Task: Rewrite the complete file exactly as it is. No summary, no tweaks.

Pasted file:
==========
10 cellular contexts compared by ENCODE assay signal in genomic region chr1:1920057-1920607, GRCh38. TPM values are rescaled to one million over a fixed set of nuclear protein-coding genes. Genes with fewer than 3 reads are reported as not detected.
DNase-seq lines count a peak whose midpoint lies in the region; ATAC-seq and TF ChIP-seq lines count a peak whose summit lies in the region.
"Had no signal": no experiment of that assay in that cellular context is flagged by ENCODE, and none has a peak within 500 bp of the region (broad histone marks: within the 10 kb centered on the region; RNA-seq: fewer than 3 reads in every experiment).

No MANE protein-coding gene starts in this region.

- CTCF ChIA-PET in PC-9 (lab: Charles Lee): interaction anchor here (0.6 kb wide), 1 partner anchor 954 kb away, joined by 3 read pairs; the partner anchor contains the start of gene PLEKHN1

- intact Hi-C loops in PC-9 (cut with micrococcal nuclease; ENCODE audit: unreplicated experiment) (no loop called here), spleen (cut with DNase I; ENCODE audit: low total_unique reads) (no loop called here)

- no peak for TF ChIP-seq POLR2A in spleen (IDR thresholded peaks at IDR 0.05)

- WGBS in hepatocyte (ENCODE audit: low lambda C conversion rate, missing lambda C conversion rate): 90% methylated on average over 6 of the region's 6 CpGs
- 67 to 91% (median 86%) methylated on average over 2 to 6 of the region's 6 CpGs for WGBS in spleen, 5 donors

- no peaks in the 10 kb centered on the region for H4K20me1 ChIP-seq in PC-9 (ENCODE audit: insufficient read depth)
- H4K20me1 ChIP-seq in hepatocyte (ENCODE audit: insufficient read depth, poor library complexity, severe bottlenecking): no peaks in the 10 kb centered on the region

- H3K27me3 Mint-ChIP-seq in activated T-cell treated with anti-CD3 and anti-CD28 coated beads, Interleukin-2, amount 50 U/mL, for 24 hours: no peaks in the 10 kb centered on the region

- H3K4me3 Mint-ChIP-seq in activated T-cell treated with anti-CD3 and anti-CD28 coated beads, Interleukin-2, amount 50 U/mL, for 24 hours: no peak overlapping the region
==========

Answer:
10 cellular contexts compared by ENCODE assay signal in genomic region chr1:1920057-1920607, GRCh38. TPM values are rescaled to one million over a fixed set of nuclear protein-coding genes. Genes with fewer than 3 reads are reported as not detected.
DNase-seq lines count a peak whose midpoint lies in the region; ATAC-seq and TF ChIP-seq lines count a peak whose summit lies in the region.
"Had no signal": no experiment of that assay in that cellular context is flagged by ENCODE, and none has a peak within 500 bp of the region (broad histone marks: within the 10 kb centered on the region; RNA-seq: fewer than 3 reads in every experiment).

No MANE protein-coding gene starts in this region.

- CTCF ChIA-PET in PC-9 (lab: Charles Lee): interaction anchor here (0.6 kb wide), 1 partner anchor 954 kb away, joined by 3 read pairs; the partner anchor contains the start of gene PLEKHN1

- intact Hi-C loops in PC-9 (cut with micrococcal nuclease; ENCODE audit: unreplicated experiment) (no loop called here), spleen (cut with DNase I; ENCODE audit: low total_unique reads) (no loop called here)

- no peak for TF ChIP-seq POLR2A in spleen (IDR thresholded peaks at IDR 0.05)

- WGBS in hepatocyte (ENCODE audit: low lambda C conversion rate, missing lambda C conversion rate): 90% methylated on average over 6 of the region's 6 CpGs
- 67 to 91% (median 86%) methylated on average over 2 to 6 of the region's 6 CpGs for WGBS in spleen, 5 donors

- no peaks in the 10 kb centered on the region for H4K20me1 ChIP-seq in PC-9 (ENCODE audit: insufficient read depth)
- H4K20me1 ChIP-seq in hepatocyte (ENCODE audit: insufficient read depth, poor library complexity, severe bottlenecking): no peaks in the 10 kb centered on the region

- H3K27me3 Mint-ChIP-seq in activated T-cell treated with anti-CD3 and anti-CD28 coated beads, Interleukin-2, amount 50 U/mL, for 24 hours: no peaks in the 10 kb centered on the region

- H3K4me3 Mint-ChIP-seq in activated T-cell treated with anti-CD3 and anti-CD28 coated beads, Interleukin-2, amount 50 U/mL, for 24 hours: no peak overlapping the region